The key to success is knowledge – with more knowledge about requirements – the less mistakes there will be.
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Tammy Pelnik gives her view on why knowledge matters in GMP and QMS
How I see it
 
Living in the real world, I am certain each and every day that there is a chance something may go wrong. An unexpected “oops” because stuff happens! It’s a cold, snowy day, someone slips and falls on the sidewalk, or a flight is delayed because de-icing is essential for safety’s sake and that takes time. I accept the challenges every day events present, and look for opportunities to reduce the likelihood of these potential mishaps. Considering the weather conditions before selecting footwear, might be enough to prevent today’s slip and fall. And if they are not, maybe next storm I reconsider: is it time for new or different boots?

Quality Management System standards have the same pragmatic approach. Rather than hope that nothing will ever go wrong, or treat each incident as special case, simply establish a systematic process to help identify, evaluate, and resolve issues that could cause ongoing problems with your product. This aspect of your QMS is another case of accepting the real world for what it is (i.e., stuff happens), and striving to make improvements where they’ll really help. The concept of Corrective Action and Preventive Action have persisted and matured.
In practice, too few are enthusiastic to contribute to CAPA at work. I believe all the reluctant participants are the result of organizations’ QMS decisions around how to implement their CAPA processes. Maybe the authorities afforded staff who are assigned CAPA work are insufficient, or onerous data management systems overtake good CAPA work with tedious data entry requirements, or not enough time is available to take care of the “extra” CAPA work on top of all their other responsibilities.
- People don’t really disrespect the CAPA process as a concept, but they don’t believe in the way CAPA has been implemented.
 
People don’t really disrespect the CAPA process as a concept, but they don’t believe in the way CAPA has been implemented. In other words, bad choices in designing and implementing the CAPA process can lead to a lack of enthusiasm, and may in fact result in inefficiencies that cost a company lost resources. But it doesn’t have to be that way.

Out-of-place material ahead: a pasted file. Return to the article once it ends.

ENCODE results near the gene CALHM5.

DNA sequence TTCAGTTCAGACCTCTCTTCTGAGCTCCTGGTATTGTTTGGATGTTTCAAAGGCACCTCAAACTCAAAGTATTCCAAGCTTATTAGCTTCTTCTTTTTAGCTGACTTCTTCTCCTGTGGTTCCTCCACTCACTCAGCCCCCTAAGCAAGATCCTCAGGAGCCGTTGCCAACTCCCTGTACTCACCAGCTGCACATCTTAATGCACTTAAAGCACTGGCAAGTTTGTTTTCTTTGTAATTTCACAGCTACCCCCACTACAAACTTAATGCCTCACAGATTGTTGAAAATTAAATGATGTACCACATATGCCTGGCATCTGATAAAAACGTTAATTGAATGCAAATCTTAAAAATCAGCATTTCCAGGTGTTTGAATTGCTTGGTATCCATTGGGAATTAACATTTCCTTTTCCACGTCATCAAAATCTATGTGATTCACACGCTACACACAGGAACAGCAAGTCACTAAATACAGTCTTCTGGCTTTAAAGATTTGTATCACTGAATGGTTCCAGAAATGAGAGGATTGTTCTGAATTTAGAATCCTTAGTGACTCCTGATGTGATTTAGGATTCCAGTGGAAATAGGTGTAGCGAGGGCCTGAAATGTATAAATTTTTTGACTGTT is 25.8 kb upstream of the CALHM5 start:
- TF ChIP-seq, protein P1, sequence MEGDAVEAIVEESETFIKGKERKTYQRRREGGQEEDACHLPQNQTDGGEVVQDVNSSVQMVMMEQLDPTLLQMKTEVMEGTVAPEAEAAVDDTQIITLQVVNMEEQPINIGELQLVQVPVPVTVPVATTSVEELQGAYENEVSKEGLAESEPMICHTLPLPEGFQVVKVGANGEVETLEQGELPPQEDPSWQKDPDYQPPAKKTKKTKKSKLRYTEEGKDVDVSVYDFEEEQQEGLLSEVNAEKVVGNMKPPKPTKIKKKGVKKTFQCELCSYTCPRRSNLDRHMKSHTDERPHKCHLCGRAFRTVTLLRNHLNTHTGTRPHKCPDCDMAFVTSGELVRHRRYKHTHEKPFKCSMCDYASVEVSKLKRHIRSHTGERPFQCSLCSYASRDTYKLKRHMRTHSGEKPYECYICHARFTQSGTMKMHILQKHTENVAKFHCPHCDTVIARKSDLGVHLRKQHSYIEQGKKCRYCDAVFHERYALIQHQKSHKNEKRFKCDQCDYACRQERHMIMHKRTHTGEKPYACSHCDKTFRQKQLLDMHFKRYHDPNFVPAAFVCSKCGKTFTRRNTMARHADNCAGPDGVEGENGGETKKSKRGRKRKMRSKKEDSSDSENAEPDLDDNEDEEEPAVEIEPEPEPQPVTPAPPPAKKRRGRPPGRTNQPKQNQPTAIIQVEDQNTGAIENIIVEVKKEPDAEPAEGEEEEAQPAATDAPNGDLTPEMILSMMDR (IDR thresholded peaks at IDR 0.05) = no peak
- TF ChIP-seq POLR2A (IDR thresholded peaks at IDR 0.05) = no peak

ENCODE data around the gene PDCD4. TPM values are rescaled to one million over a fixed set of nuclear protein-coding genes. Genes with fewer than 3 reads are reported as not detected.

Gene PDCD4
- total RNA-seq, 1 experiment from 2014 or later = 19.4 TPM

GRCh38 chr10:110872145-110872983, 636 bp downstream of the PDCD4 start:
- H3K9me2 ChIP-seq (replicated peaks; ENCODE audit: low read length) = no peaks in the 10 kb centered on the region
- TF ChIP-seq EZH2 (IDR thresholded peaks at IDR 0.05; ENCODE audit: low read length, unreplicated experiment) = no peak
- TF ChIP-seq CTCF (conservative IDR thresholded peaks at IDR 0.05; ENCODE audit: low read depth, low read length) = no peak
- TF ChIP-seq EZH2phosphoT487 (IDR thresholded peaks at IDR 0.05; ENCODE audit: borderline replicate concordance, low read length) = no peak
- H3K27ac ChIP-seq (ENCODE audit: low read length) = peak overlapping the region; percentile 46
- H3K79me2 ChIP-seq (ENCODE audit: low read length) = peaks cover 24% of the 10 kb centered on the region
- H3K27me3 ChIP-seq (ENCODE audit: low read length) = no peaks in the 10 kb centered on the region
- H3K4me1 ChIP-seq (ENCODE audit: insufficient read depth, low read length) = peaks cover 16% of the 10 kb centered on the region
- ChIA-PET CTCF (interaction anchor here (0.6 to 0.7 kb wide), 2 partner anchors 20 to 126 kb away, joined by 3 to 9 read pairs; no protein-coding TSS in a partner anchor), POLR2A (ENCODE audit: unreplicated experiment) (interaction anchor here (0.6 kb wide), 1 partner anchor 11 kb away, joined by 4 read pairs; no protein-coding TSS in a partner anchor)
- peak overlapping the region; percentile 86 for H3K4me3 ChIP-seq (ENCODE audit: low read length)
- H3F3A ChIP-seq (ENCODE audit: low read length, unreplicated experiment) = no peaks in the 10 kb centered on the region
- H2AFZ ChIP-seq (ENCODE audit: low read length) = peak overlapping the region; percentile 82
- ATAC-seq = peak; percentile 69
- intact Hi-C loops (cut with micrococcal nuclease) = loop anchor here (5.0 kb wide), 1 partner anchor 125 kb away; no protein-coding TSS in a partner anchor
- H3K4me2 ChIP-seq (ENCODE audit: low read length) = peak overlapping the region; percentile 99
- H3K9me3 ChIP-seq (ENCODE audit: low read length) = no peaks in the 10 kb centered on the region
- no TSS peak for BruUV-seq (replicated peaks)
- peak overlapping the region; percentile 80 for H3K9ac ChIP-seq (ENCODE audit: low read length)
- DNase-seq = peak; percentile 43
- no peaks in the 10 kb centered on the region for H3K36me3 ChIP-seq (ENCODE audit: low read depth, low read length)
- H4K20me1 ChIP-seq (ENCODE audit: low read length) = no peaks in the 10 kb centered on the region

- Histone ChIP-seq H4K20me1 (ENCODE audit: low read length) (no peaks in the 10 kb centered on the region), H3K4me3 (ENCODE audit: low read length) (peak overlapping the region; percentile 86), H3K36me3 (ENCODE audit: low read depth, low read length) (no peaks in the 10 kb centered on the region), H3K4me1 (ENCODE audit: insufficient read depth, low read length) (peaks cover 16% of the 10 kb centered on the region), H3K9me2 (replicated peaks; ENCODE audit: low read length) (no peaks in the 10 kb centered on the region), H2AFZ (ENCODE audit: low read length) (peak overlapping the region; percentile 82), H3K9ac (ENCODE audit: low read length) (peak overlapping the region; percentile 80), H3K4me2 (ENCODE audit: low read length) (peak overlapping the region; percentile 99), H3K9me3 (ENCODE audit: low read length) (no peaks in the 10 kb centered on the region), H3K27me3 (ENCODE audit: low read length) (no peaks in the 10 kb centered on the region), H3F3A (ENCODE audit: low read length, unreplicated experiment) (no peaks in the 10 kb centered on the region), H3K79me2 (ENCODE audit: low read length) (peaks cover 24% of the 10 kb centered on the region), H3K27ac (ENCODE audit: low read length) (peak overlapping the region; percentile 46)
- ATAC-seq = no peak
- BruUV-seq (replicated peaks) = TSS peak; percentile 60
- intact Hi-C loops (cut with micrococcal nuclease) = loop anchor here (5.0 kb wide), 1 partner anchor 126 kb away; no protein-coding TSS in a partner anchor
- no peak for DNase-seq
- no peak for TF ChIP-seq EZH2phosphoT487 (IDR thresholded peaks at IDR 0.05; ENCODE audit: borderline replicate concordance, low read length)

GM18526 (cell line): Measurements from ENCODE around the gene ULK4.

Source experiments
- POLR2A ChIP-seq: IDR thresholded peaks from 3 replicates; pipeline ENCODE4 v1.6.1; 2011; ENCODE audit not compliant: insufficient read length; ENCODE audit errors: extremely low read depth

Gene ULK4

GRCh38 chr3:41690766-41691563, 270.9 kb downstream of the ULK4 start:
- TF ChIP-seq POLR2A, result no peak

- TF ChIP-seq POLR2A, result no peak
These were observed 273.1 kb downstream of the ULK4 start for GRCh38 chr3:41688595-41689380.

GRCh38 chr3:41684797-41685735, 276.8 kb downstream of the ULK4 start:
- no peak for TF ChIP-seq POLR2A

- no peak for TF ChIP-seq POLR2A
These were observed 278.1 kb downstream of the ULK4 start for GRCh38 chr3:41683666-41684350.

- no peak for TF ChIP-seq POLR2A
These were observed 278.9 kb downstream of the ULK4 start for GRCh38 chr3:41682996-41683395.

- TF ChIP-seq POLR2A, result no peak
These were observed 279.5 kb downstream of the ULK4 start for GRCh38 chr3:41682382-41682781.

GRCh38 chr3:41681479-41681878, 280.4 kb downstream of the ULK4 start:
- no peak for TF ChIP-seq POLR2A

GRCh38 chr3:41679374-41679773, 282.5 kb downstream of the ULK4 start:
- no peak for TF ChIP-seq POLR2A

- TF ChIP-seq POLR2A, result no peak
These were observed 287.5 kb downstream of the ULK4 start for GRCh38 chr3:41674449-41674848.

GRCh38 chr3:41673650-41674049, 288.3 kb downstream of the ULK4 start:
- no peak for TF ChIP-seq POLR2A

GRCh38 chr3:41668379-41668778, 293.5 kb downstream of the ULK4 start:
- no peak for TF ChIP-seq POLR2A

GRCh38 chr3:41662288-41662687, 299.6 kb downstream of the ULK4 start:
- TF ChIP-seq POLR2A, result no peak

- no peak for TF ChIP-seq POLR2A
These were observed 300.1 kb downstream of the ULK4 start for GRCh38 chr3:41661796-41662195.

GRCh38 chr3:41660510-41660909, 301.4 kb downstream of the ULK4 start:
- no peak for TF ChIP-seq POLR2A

That’s why Knowledge matters.
My big why
 
Having the opportunity to help someone set aside their pre-conceived notions about the problems with (their version of) CAPA, and instead see the power CAPA could hold in improving their overall business, that makes my day! Leaving people with real ideas to truly streamline, simplify, and thereby improve CAPA effectiveness, that makes for a truly satisfying learning experience for everyone. I firmly believe that CAPA is a pillar in an efficient and effective QMS.
Did you know?
 
Even though the basic CAPA requirements for regulated products have been stable since the first standard, industry practice has changed over time, and regulatory expectations have expanded. Industry expectations for a fully integrated, risk-based QMS are not the same today as they were in 2005. A CAPA process that was considered robust 15 years ago but has not changed since then will probably seem inadequate to regulatory authorities today.
Tammy is an industry expert, a quality systems consultant and President of The St. Vrain Group, Inc., a management and technology consulting firm. Tammy is noted for her subject matter knowledge, expertise in presenting engaging courses, and her frank, direct approach to addressing attendee questions throughout each class.
 
How you can get it
 
 
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